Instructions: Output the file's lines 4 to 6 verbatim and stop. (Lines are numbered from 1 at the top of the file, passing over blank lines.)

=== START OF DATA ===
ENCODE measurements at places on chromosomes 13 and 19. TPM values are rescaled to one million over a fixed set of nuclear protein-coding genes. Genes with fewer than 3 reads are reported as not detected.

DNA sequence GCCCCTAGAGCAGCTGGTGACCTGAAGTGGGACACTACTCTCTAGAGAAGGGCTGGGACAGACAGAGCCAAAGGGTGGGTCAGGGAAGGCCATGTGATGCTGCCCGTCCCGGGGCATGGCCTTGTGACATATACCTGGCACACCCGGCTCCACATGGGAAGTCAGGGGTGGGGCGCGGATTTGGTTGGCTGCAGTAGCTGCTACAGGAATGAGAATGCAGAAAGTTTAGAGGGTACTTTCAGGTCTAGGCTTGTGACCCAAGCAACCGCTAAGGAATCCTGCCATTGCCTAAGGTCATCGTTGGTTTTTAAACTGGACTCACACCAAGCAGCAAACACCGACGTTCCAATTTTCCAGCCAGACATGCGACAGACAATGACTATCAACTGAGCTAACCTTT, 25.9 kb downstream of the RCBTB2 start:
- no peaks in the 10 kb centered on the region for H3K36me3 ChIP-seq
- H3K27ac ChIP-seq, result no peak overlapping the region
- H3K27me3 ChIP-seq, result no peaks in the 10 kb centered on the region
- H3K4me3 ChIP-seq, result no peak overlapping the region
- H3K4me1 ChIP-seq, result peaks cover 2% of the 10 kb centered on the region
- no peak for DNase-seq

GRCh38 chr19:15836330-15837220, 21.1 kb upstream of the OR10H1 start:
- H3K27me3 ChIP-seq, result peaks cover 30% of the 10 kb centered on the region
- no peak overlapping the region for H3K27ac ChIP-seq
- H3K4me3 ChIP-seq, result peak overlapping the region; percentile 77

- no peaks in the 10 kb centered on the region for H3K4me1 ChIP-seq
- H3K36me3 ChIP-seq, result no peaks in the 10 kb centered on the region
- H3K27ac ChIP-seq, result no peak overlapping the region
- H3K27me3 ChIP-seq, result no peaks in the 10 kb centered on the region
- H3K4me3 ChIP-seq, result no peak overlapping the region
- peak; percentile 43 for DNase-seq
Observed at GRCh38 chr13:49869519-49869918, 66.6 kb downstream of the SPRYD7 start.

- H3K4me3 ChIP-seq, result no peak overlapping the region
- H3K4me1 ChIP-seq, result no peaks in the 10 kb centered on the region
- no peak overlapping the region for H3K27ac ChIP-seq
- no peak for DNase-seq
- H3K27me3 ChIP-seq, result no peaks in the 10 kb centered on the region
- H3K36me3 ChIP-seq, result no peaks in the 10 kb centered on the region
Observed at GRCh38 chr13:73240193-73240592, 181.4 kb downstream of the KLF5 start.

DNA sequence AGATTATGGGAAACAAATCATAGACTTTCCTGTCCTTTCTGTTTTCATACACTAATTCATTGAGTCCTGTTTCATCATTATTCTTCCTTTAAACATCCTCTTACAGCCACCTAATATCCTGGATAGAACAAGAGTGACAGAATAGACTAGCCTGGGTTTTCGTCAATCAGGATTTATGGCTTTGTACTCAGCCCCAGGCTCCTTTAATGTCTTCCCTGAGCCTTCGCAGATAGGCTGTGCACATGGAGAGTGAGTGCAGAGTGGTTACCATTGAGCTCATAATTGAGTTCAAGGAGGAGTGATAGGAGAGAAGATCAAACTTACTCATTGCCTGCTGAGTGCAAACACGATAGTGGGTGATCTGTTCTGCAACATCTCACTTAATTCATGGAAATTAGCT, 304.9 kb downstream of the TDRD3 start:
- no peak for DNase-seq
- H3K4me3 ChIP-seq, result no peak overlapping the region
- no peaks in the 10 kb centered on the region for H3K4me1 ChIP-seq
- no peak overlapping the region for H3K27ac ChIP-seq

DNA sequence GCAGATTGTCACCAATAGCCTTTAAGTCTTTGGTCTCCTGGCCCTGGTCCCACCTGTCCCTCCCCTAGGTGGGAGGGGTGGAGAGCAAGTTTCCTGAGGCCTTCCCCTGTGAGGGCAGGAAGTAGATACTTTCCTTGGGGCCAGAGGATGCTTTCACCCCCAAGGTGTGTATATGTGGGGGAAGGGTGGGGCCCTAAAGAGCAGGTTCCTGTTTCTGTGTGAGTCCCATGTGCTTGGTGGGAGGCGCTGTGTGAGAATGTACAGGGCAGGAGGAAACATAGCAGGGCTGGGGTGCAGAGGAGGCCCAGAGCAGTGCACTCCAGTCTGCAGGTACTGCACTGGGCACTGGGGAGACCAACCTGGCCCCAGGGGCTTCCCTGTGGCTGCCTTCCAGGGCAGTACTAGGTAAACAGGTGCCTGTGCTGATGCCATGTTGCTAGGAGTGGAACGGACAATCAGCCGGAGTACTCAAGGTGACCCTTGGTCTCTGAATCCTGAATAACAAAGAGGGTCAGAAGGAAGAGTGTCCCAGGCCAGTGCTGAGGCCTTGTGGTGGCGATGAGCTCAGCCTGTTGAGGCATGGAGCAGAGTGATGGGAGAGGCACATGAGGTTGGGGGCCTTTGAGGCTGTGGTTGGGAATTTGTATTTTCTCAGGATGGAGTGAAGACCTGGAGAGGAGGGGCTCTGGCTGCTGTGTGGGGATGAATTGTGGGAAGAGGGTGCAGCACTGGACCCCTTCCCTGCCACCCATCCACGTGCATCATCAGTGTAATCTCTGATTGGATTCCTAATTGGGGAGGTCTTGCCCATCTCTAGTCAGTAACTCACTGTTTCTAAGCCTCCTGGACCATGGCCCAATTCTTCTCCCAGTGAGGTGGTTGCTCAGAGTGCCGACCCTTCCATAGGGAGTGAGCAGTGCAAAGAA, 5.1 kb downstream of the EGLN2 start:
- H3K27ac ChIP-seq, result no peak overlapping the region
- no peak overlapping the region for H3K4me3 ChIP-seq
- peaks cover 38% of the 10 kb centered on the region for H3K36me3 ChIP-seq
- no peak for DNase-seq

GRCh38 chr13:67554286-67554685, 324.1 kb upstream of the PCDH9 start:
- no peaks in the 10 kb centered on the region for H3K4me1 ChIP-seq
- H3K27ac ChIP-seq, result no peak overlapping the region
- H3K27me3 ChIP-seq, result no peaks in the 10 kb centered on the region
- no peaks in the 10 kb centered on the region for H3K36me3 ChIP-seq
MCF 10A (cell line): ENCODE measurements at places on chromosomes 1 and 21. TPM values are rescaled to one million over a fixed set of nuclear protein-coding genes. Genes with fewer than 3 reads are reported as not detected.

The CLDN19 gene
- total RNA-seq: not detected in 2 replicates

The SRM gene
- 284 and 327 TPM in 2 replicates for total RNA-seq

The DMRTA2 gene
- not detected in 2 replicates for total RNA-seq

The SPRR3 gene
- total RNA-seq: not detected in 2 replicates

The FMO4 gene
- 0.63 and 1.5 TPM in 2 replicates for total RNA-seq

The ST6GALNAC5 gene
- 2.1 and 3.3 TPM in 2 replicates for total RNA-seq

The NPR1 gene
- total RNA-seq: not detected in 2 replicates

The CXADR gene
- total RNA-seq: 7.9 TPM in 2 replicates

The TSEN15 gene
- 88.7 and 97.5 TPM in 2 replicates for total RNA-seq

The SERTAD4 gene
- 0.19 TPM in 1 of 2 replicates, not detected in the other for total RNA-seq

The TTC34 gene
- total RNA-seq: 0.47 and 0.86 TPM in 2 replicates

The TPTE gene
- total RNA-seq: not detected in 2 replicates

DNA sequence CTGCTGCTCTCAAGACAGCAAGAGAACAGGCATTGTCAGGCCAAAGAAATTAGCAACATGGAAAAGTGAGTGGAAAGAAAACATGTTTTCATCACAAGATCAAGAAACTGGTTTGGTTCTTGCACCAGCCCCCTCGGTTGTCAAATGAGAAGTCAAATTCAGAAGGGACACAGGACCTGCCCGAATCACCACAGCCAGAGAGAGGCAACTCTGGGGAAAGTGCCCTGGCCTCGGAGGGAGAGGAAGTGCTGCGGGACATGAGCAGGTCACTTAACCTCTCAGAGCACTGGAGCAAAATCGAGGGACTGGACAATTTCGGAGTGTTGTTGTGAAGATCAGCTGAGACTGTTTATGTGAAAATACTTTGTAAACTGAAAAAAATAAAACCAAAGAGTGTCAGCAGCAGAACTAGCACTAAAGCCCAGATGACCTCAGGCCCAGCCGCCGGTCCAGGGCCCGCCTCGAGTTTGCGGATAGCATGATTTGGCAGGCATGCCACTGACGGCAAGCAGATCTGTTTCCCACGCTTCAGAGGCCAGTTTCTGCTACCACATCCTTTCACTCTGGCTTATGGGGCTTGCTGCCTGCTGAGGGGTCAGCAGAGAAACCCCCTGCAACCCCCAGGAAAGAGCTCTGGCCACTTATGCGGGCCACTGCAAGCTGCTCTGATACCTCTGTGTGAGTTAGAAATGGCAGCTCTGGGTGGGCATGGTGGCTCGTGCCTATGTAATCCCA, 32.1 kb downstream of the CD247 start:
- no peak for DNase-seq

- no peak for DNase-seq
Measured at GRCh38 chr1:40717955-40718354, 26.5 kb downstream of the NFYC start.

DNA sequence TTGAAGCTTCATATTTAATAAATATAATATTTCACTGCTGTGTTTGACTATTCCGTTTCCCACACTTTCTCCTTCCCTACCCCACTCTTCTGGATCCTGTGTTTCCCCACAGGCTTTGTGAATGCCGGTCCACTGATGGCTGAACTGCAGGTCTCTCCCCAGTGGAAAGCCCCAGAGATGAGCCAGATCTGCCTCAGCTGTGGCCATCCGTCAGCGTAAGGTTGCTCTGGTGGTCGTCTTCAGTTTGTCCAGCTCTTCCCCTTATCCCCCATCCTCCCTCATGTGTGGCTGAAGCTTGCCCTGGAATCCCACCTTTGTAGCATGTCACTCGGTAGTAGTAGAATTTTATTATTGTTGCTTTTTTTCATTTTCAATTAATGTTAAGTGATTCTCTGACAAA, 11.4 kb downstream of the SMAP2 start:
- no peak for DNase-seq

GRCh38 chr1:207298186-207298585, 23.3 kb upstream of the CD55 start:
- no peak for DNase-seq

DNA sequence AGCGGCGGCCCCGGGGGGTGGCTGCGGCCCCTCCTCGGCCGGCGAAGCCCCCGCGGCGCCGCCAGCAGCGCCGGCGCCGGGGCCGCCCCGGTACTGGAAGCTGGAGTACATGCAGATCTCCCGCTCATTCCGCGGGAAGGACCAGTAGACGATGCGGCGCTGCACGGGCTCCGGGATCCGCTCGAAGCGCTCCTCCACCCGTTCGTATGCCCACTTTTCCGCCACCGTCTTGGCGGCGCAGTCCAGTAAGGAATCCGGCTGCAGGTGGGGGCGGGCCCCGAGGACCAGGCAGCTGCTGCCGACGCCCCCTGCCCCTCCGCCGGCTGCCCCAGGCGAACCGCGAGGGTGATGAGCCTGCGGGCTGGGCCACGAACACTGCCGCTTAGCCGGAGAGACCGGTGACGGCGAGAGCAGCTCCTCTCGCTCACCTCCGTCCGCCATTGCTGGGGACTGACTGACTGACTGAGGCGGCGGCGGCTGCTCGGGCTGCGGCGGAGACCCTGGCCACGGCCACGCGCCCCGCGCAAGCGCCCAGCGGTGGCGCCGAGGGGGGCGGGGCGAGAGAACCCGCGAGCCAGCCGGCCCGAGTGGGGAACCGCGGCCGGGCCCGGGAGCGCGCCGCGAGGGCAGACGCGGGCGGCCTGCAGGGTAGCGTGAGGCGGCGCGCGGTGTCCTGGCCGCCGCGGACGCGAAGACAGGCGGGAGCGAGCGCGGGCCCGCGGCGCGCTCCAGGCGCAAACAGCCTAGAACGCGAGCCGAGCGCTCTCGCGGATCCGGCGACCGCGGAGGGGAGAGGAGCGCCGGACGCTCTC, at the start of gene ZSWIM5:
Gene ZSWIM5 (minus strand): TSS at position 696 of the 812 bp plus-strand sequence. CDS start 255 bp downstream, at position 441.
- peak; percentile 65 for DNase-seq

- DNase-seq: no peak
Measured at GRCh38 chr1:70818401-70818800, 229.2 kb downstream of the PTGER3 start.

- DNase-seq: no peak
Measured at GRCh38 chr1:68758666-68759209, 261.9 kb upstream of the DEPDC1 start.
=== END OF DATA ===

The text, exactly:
- H3K27ac ChIP-seq, result no peak overlapping the region
- H3K27me3 ChIP-seq, result no peaks in the 10 kb centered on the region
- H3K4me3 ChIP-seq, result no peak overlapping the region